17 July 2012

South Africa: President Zuma's Communist Coat-Tails


The South African Communist Party (SACP) held its annual conference this weekend in KwaZulu-Natal, where the top six officials were elected uncontested.

Blade Nzimande, who was appointed as the Minister of Higher Education following President Jacob Zuma's ascension to power, will serve another five years as the party's general secretary. Thus, at the end of his term he will have been the general secretary for a solid 19 years. Gwede Mantashe was nominated for the position of chairman, but he declined since giving equal attention to both the ANC and the SACP has proven daunting.

As is the norm at SACP national conferences, a number of constitutional amendments were proposed. This time there was a proposal that a new position, that of a second deputy general secretary, be created given the fact that with both the General Secretary and his Deputy, Jeremy Cronin, occupying full-time posts in government, inadequate attention was being paid to the running of the organisation. Solomon Maphila will occupy the new deputy post.

This is unlikely to appease the many critics of the SACP from within its alliance partner Cosatu, as its primary concern is the fact that the existence of senior SACP officials in government has diluted the party's objectivity and willingness to speak up for the poor and marginalised. In response, Nzimande has been vocal in arguing that the SACP's presence within government is necessary to 'radicalise' the national democratic revolution, which he sees as the guiding ideology of the alliance.

President Zuma's presidency has seen a change in the fortunes of the SACP, which had been largely ignored as a political force by Thabo Mbeki. The current presence of eight SACP members in the national cabinet is the most representation that the party has had in history.

The SACP has very little public support and would be unlikely to make it into parliament if it had to rely on votes.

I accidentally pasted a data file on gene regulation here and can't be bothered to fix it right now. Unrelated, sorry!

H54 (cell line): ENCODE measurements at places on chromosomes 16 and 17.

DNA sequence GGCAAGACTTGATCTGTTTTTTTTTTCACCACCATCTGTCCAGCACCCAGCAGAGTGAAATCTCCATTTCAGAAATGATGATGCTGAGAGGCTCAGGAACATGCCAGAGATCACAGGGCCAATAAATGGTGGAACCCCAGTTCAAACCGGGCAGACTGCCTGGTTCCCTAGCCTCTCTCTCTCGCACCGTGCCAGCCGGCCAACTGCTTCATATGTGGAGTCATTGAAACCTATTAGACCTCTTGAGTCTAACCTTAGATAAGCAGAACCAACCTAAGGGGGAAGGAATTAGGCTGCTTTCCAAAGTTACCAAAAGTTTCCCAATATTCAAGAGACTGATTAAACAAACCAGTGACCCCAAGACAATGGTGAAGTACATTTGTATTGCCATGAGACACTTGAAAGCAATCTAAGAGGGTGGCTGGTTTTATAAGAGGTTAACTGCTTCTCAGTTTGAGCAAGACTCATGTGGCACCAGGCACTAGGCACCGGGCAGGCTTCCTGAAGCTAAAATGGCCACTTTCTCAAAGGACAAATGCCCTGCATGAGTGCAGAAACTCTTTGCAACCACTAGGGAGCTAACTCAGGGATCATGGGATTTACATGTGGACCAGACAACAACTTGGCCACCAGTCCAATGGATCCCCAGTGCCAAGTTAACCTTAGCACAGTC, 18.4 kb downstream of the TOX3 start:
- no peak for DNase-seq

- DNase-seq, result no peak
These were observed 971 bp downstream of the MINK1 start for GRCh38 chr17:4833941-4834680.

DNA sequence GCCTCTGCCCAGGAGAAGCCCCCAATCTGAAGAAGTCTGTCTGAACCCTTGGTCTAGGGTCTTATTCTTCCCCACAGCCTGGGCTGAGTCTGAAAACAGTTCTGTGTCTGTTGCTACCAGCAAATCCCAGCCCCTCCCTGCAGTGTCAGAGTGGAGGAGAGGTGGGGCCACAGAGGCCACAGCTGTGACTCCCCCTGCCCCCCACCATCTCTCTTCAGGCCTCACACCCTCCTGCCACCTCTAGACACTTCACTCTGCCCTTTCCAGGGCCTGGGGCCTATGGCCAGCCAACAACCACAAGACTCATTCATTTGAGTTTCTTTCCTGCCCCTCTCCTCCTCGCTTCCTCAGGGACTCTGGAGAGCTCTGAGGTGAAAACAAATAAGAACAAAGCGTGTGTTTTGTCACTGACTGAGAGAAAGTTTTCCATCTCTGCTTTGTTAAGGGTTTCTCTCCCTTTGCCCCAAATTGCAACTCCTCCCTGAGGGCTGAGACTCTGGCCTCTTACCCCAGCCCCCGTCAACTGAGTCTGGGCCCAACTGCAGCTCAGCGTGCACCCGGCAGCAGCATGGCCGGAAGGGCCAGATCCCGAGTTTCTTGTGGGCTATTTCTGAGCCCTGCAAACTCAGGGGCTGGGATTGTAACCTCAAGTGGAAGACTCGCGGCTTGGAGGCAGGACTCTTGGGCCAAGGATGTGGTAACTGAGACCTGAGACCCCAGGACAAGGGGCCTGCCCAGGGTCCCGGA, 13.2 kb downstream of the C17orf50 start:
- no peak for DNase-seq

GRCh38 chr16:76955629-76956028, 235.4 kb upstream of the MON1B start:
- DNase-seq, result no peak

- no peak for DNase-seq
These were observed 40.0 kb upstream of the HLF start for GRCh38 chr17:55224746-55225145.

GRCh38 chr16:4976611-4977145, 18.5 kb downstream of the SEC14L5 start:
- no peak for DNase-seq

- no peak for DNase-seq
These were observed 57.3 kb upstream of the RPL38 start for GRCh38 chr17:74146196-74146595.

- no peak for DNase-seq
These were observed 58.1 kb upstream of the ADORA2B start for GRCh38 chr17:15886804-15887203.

It was SACP support for President Zuma as ANC president in the run-up to the ANC 52nd National Congress in Polokwane in 2007 that resulted it being richly rewarded with representation in the national cabinet. With its claimed membership of 160 000, the SACP has limited influence at the ANC National Conference in Mangaung as compared to Cosatu, nevertheless, it provides a useful distraction for President Zuma against unionists who see little evidence that SACP representation in government has yielded any benefits for the working class.

Nzimande's support for President Zuma was palpably demonstrated in his speech and the songs sung in support of President Zuma by delegates.

Nzimande's failure to attend his own party's gala dinner was also widely interpreted as a snub to Deputy President Kgalema Motlanthe, who gave the keynote speech and is generally seen as the most likely challenger to President Zuma for president of the ANC.

Nzimande's allegiance to President Zuma in the run-up to the Polokwane national conference was questioned by many SACP members, who could see little benefit in propelling a person so deeply compromised into the highest echelons of power. This resulted in many of the most intellectually coherent leaders being purged from the party by Nzimande, who does not like any dissent. With Nzimande's taste for luxury German sedans and expensive hotels, and the lavish lifestyles of some of its leaders in government, many people have questioned the extent to which the SACP leadership is truly concerned with the well-being of the poor and the working class.

As Deputy President Motlanthe stated in his speech at the SACP's fundraiser dinner, the SACP has been integral in supplying the intellectual knowledge behind the decisions taken by the ANC during a large part of its history. Since Polokwane, membership figures have increased threefold. This has been seen as a consequence of focussing on increasing its size rather than on the need for the political education of its members.

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